1 Telecom Regulatory Authority of India Pre- Consultation Paper on Net Neutrality 30 th May, 2016 Mahanagar Door Sanchar Bhawan, J.L. Nehru Marg, (Old Minto Road) New Delhi , India
2 Stakeholders are requested to send their comments, preferably in electronic form, by 21 st June 2016 on id For any clarification /information, Shri A. Robert J. Ravi, Advisor (QoS) may be contacted at Tel. No , Fax:
3 INTRODUCTION Background 1. During the last decade, the telecom industry in India has grown tremendously, both in terms of penetration as well as connectivity. Today, India is one of the fastest growing information and communication technologies markets in the world, fuelled largely by the cellular mobile revolution. Starting from a few million connections in 1997, we now have more than a billion connections, with 97.5% of them being wireless subscribers. With this, the overall teledensity in India at the end of 2015 stood at 81.83%. 2. India has also witnessed tremendous growth in terms of the total number of Internet users. At the end of December 2015, we had over 331 million Internet subscribers in the country, of which about 94% (over 311 million) were wireless Internet users. 1 The current nature of telecommunications and internet access services in India is therefore largely wireless. 3. The number of broadband users has also been increasing steadily over the years. At present, India has approximately million broadband subscribers, a figure that is expected to rise significantly in the coming years, particularly in light of the Government's Digital India initiative. This initiative emphasizes the electronic delivery of services to all citizens as an urgent national priority, with Broadband for All as one of its fundamental pillars. Providing broadband to all will require a significant expansion of service providers networks, with substantial investments in infrastructure development. 4. Access to information and communication technologies has helped fuel the rapid growth of the Indian economy. Increased connectivity to the Internet has increased consumer welfare, through better information dissemination, increased access to markets, growth of social networks, and proliferation of online media and content. It has also resulted in the creation of a new class of service providers that offer services through the Internet, employing new and innovative business models. 5. The growth in the number of Internet users and rise in Internet traffic has also led telecommunication service providers (TSPs) to seek innovative solutions. While TSPs must cater to the increasing demand by increasing the investment in network infrastructure, they could also use traffic management tools to deal with problems of congestion on the network. This has resulted in new debates about the appropriateness of the tools and policies that may be used by TSPs for traffic management and the 1 The Indian Telecom Services Performance Indicators, September-December, 2015 released by TRAI.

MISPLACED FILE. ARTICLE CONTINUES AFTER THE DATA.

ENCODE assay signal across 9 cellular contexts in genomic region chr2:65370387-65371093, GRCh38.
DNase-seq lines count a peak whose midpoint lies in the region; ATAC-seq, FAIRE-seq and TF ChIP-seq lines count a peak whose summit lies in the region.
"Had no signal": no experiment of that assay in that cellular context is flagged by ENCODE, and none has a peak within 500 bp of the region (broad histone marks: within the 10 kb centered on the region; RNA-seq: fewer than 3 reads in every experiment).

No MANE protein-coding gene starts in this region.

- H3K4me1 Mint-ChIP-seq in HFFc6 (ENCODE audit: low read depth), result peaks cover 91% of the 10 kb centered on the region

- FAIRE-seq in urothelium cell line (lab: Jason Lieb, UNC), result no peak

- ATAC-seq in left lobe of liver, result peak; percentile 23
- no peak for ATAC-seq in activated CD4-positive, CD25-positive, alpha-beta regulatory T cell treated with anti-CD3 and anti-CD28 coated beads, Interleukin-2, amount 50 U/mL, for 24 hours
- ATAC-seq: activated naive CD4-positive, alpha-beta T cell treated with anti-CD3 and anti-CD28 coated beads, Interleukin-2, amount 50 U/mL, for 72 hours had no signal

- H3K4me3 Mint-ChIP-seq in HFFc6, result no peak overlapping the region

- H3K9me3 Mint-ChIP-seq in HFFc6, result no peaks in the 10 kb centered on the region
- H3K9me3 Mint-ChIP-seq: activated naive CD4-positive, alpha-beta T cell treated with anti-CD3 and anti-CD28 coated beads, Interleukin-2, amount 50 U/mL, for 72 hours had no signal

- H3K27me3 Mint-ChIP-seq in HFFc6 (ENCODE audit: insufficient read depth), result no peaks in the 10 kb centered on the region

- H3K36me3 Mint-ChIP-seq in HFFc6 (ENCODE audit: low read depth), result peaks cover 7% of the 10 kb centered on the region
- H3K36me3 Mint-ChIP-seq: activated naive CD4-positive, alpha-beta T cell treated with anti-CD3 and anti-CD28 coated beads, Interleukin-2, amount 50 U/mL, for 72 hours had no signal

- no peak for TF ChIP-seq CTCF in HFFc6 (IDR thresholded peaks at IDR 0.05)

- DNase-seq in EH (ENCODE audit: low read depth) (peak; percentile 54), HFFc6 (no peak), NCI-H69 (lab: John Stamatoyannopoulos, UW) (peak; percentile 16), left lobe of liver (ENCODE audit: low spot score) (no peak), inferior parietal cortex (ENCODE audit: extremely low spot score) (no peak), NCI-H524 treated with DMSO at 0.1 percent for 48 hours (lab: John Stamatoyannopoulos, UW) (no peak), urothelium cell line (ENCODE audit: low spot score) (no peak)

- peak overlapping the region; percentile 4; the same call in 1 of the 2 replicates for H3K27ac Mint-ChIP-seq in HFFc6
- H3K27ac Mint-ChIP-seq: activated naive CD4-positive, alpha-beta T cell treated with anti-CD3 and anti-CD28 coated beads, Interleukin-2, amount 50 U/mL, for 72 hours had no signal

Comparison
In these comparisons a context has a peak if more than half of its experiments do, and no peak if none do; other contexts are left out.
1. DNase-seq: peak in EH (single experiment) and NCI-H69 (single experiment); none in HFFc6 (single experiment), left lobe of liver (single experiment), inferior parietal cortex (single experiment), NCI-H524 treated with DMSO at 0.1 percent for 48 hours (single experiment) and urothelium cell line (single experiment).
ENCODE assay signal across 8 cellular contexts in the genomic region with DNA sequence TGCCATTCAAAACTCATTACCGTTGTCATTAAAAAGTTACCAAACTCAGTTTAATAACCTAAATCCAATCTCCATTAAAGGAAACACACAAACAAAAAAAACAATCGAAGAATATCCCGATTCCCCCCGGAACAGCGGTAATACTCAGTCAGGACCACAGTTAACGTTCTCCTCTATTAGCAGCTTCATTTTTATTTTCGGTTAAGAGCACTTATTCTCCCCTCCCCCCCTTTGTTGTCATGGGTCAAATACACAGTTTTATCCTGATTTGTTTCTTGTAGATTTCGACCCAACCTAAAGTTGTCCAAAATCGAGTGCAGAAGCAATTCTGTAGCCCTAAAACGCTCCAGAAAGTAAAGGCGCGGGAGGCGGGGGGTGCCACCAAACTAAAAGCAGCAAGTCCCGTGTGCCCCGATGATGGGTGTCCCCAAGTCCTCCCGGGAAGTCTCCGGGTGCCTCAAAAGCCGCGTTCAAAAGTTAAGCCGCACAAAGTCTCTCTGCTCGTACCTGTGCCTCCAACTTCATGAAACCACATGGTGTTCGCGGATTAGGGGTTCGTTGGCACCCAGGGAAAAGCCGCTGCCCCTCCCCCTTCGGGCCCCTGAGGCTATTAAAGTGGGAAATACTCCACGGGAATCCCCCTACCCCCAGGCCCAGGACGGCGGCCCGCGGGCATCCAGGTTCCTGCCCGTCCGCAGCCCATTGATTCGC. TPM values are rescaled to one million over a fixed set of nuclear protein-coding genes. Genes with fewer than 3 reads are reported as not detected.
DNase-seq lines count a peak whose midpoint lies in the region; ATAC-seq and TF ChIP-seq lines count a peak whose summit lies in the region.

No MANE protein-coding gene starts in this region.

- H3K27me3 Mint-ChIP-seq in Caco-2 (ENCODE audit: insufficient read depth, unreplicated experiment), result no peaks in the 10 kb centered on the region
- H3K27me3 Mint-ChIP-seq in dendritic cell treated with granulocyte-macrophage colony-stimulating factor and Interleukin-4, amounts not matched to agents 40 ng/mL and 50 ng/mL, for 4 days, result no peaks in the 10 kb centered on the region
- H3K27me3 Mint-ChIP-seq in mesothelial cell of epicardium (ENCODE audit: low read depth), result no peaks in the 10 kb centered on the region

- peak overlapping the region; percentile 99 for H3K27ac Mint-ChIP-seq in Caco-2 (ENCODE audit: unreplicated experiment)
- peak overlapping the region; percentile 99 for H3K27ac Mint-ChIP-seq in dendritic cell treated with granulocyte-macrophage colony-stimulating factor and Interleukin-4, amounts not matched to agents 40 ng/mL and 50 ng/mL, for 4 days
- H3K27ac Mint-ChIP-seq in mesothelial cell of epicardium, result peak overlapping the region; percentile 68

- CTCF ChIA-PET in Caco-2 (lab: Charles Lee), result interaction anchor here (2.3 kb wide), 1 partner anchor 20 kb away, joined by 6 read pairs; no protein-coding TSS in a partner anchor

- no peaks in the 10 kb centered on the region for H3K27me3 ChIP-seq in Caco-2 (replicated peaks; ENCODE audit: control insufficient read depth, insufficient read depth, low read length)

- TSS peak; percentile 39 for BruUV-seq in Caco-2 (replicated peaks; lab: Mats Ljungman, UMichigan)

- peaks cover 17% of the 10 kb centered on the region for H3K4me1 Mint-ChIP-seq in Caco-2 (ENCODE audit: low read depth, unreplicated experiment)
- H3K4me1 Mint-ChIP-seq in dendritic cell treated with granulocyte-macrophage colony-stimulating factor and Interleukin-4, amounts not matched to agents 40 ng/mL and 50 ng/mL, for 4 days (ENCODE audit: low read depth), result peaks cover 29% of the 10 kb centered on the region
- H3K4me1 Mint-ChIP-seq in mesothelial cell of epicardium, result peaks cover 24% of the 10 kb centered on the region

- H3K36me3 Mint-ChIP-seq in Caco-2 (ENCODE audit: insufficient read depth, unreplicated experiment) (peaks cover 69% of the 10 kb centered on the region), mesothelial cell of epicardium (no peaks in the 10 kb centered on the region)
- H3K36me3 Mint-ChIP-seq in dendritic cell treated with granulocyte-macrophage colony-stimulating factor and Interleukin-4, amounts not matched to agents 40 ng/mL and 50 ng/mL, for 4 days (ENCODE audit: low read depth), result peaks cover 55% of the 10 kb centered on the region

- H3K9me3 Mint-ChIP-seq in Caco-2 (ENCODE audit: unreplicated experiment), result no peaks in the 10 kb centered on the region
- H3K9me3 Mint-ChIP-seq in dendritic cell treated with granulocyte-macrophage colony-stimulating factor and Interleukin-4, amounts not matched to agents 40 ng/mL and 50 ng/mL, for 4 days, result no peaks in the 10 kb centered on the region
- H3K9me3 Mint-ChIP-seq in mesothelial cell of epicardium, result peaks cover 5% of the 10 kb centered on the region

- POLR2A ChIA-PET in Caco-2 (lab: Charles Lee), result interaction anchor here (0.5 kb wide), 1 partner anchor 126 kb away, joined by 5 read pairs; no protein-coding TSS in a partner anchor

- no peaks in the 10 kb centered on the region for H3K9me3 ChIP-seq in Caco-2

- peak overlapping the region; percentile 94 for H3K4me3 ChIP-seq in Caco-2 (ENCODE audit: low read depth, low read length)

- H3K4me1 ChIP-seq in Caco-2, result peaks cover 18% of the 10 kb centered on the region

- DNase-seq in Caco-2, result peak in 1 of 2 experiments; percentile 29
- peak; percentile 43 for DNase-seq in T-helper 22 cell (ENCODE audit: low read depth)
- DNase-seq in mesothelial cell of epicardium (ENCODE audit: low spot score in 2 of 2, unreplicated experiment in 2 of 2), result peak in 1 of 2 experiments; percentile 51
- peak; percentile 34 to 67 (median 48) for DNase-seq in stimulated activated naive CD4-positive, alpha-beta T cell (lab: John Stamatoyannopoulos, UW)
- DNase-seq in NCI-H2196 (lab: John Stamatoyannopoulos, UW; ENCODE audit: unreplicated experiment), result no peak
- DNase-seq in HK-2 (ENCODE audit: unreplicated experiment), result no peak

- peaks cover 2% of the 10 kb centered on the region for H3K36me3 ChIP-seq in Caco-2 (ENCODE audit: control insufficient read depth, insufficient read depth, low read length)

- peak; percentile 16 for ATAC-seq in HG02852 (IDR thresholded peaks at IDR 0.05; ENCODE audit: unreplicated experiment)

4 potential for abuse by TSPs for discriminatory or anti-competitive purposes. Previous Consultations on related issues 6. In an endeavour to get stakeholders views on Regulatory Framework for Over-the-top (OTT) services, TRAI had issued a consultation paper on Regulatory Framework for Over-the-top (OTT) services on 27 th March, The views on the framework are under consideration by the Authority. 7. In December, 2015, TRAI issued a Consultation Paper on Differential Pricing for Data Services. Based on the responses received from stakeholders and internal deliberations, TRAI released the Prohibition of Discriminatory Tariffs for Data Services Regulations, The regulation prohibits TSPs from offering or charging discriminatory tariffs for data services on the basis of the content being accessed by a consumer. 8. In addition, the Department of Telecommunications (DoT) had also constituted a high level committee to examine the issue of net neutrality and other associated areas. The Committee submitted its recommendations vide a detailed report, 2 which was released in May, Some of the key recommendations of the Committee are discussed in para In light of the above, DoT has sought the recommendations of TRAI on the subject of net neutrality, including traffic management techniques; the economic, security and privacy aspects of OTT services; and other relevant areas covered in TRAI s consultation paper dated 27 th March This pre-consultation paper is an attempt to identify the relevant issues in these areas, which will help TRAI in formulating its views on the way forward for policy or regulatory interventions. NET NEUTRALITY AND RELATED ISSUES Net Neutrality 11. There are several definitions of Net Neutrality (NN). The term network neutrality generally refers to the principle that TSPs must treat all Internet traffic on an equal basis, without regard to the type, origin, or destination of the content or the means of its transmission. It therefore 2 Net Neutrality DoT Committee Report, May 2015, available at